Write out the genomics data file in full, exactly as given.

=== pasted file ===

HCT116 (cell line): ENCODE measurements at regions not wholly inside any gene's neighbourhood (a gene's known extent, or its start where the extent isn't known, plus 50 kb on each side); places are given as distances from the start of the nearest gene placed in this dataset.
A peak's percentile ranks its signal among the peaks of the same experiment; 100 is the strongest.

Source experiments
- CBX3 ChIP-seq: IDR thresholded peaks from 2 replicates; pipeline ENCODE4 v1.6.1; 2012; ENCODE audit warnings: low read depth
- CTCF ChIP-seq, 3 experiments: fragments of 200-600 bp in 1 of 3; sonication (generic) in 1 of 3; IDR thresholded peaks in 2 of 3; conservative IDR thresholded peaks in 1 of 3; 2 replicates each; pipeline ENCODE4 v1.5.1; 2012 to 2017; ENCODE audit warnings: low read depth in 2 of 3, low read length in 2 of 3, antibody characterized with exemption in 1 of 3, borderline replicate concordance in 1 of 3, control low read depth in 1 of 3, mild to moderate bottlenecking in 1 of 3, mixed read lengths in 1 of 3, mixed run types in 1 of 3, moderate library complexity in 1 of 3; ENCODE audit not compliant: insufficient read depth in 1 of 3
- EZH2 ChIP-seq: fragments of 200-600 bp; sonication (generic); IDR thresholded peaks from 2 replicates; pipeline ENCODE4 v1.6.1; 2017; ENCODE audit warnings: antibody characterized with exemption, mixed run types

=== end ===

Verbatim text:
HCT116 (cell line): ENCODE measurements at regions not wholly inside any gene's neighbourhood (a gene's known extent, or its start where the extent isn't known, plus 50 kb on each side); places are given as distances from the start of the nearest gene placed in this dataset.
A peak's percentile ranks its signal among the peaks of the same experiment; 100 is the strongest.

Source experiments
- CBX3 ChIP-seq: IDR thresholded peaks from 2 replicates; pipeline ENCODE4 v1.6.1; 2012; ENCODE audit warnings: low read depth
- CTCF ChIP-seq, 3 experiments: fragments of 200-600 bp in 1 of 3; sonication (generic) in 1 of 3; IDR thresholded peaks in 2 of 3; conservative IDR thresholded peaks in 1 of 3; 2 replicates each; pipeline ENCODE4 v1.5.1; 2012 to 2017; ENCODE audit warnings: low read depth in 2 of 3, low read length in 2 of 3, antibody characterized with exemption in 1 of 3, borderline replicate concordance in 1 of 3, control low read depth in 1 of 3, mild to moderate bottlenecking in 1 of 3, mixed read lengths in 1 of 3, mixed run types in 1 of 3, moderate library complexity in 1 of 3; ENCODE audit not compliant: insufficient read depth in 1 of 3
- EZH2 ChIP-seq: fragments of 200-600 bp; sonication (generic); IDR thresholded peaks from 2 replicates; pipeline ENCODE4 v1.6.1; 2017; ENCODE audit warnings: antibody characterized with exemption, mixed run types